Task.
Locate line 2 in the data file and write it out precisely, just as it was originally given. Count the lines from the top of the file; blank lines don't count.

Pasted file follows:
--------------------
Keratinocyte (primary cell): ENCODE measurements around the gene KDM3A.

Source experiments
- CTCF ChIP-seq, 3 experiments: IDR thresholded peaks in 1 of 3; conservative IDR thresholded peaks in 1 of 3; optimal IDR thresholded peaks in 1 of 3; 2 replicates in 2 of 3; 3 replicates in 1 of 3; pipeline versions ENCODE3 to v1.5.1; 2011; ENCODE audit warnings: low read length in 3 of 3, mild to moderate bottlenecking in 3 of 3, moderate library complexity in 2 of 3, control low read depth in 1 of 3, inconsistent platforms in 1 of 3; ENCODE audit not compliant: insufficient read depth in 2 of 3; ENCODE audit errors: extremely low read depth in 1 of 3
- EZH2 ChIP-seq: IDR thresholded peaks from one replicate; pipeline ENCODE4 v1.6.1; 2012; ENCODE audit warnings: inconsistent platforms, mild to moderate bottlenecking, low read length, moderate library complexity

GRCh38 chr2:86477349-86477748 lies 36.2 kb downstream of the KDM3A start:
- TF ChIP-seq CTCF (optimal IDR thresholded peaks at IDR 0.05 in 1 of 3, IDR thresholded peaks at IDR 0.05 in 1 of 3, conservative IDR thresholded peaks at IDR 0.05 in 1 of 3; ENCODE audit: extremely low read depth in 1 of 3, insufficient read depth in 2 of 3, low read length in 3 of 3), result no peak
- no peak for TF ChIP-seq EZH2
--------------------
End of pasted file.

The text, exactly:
Source experiments